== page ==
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Ruby on Rails: An Interview with David Heinemeier Hansson
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ED: Did you ever think at any point that Rails would have been better if written in Java or Python?



DHH: Better is such an inadequate and ambiguous term to apply to a comparison like that. If we suspend our disbelief for a second, I could imagine that Rails in Java would have an easier time gaining corporate traction. But that's just not an all-important criteria of success for me. I created Rails to help me do my work better and faster, not to drum up an attempt to move into that space. That it's happening anyway is great, but it probably wouldn't have if I had tried to consciously engineer it that way.

As for Python, I don't know. From the outside, the languages look incredibly similar. But from the inside, it's the small differences that make it feel like very separate worlds still. Python surely has a lot of cool stuff going for it. And if it wasn't for Ruby, I could certainly see myself in that camp.

I think Rails feels, smells, and tastes like it does exactly because its very Ruby-like. It plays heavily on the best in Ruby. The blocks, the ease of creating domain-specific languages, and so on.

ED: Would you ever consider recommending PHP or Perl to write a web app now?

DHH: Sure! Rails is not everything for everyone at any time. I use PHP myself fairly frequently when I just need a dash of dynamic content on pages. We use it for all the marketing pages at 37signals that just need a few includes and such.

Rails does, however, command a very large portion of web applications as its sweet spot. So if you're asking me whether I would recommend PHP or Perl or whatever to do applications like Basecamp, 43things.com, ODEO, Strongspace, and so on, the answer is surely no.

Your circumstances may well dictate that you do anyway, though. I think, however, those circumstances are often grossly overrated. For example, that just because you don't have any Ruby programmers on staff, you can't use Rails. Or because you've used another environment in the past, you can't switch. Hogwash. Good programmers are good programmers. And Rails is likely a lot closer to what you've been doing before than you think—minus a lot of the pain, naturally.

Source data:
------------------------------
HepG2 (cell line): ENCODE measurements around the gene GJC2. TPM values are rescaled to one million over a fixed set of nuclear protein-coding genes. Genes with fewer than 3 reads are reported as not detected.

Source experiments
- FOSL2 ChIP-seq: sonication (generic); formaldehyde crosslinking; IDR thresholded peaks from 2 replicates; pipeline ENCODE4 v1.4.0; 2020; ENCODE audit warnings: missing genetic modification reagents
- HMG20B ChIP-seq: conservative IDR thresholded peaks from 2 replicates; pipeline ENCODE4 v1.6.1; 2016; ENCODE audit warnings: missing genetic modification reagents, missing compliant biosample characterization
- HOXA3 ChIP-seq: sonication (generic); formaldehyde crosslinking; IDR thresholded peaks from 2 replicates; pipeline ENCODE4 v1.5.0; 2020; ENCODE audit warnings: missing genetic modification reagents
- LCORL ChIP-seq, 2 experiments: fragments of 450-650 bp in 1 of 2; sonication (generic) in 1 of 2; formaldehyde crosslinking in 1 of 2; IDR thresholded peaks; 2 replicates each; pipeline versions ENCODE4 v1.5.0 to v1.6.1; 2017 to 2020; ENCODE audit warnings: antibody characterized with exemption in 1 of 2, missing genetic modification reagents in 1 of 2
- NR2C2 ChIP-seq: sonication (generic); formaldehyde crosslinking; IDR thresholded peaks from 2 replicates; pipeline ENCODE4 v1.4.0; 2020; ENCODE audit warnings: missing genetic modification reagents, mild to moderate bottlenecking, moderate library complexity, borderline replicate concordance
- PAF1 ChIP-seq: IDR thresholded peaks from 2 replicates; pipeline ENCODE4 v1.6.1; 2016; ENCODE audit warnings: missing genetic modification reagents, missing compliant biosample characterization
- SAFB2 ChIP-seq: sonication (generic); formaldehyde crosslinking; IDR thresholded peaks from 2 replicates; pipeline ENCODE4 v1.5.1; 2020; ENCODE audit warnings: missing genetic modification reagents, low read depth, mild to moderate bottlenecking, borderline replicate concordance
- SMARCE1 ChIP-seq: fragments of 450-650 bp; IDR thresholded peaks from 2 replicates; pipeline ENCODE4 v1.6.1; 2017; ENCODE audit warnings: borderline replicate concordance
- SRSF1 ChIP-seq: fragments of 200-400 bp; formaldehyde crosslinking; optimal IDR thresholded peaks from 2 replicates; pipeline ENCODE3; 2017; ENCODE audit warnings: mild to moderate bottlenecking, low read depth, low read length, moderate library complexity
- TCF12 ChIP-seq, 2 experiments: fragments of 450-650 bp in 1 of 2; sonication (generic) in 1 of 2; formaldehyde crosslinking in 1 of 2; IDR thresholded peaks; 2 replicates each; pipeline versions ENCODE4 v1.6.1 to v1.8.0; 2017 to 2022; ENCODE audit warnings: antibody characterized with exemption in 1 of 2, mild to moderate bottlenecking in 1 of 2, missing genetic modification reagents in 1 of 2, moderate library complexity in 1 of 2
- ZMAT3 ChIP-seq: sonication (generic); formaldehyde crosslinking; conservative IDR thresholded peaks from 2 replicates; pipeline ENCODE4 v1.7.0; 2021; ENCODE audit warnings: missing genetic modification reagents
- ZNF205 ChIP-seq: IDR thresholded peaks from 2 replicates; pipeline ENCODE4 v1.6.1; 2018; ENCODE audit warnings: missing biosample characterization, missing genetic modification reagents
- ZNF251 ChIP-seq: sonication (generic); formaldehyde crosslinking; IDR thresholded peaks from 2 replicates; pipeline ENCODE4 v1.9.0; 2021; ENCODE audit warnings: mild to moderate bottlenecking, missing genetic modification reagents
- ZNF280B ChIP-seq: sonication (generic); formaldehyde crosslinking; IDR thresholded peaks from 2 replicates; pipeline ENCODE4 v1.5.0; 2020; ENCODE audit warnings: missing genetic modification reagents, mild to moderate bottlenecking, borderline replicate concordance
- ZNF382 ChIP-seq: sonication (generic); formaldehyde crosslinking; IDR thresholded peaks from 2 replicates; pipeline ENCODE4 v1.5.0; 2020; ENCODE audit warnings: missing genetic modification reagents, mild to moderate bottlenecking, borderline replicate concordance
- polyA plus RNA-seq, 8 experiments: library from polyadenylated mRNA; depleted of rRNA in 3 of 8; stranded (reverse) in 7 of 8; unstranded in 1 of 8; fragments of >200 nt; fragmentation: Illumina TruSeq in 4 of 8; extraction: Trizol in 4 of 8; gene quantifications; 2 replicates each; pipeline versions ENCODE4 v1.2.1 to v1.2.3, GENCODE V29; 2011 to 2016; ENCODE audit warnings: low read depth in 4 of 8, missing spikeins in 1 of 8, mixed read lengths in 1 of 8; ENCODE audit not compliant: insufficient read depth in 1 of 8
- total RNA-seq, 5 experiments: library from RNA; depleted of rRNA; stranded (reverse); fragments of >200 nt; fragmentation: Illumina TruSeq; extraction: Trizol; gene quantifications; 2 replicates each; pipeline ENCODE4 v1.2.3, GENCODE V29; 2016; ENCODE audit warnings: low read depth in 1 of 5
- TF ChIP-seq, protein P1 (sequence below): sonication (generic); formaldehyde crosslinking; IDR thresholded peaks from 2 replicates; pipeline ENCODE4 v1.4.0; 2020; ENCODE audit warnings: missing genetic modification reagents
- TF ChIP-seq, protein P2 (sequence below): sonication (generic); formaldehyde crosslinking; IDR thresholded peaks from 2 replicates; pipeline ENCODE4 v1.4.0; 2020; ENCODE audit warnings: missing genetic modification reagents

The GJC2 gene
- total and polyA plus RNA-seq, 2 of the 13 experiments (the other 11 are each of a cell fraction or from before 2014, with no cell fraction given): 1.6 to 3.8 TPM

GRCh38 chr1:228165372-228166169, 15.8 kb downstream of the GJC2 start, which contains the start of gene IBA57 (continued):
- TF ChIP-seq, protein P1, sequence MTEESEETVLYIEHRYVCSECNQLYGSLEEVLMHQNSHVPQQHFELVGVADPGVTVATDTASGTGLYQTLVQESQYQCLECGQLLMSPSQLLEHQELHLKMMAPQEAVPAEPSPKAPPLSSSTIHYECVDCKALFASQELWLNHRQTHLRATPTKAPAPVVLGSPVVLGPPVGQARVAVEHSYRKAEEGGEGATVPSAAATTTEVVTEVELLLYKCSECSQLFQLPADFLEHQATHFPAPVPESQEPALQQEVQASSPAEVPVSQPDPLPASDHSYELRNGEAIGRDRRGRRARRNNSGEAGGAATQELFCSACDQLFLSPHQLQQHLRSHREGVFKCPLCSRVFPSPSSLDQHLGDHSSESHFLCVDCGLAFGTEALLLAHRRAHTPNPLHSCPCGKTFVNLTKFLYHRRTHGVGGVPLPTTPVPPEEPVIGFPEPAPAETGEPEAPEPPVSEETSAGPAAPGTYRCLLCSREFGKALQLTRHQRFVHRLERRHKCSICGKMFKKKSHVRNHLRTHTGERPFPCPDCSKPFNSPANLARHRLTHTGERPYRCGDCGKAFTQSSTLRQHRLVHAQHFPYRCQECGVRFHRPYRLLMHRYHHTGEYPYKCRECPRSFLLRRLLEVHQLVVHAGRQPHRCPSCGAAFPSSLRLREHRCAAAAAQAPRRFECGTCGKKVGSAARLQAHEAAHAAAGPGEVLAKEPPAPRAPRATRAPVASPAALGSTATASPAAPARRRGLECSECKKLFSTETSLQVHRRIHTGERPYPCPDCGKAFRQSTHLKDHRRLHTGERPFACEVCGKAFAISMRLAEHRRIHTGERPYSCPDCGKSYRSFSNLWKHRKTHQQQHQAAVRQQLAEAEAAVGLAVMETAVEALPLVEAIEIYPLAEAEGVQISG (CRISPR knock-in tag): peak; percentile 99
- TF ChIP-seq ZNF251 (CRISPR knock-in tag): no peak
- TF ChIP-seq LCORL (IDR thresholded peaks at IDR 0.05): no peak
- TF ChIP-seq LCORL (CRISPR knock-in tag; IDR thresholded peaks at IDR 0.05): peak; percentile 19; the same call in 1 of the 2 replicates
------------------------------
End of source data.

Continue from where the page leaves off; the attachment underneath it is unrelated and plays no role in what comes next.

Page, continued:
On Web Application Frameworks

ED: One of the things I like about Rails is the differentiation between production and development environments. Those kind of features don't normally come built in with scripting language web tools. Did you consciously set out to provide some "enterprise" features in Rails?

DHH: I set out to serve me. Rails is a very selfish project in that respect. It gained a lot of its focus and appeal because I didn't try to please people who didn't share my problems. Differentiating between production and development was a very real problem for me, so I solved it the best way I knew how.

It's hard enough to solve your own problems with eloquence. Trying to solve other people's problems is damn near impossible—at least to do so to the level of satisfaction that would make me interested in the solution.

That's why we hold the notion that "frameworks are extractions" so very dear in the Rails community. Frameworks are not designed before the fact. They're extracted when you've proved to yourself that an approach works. Whenever we get ahead of ourselves and try to leap over the extraction process, we come back sorely disappointed.

I believe that's why Rails just feels right for so many people—because it's been used by real people for real work before we dished it out for others to reuse.

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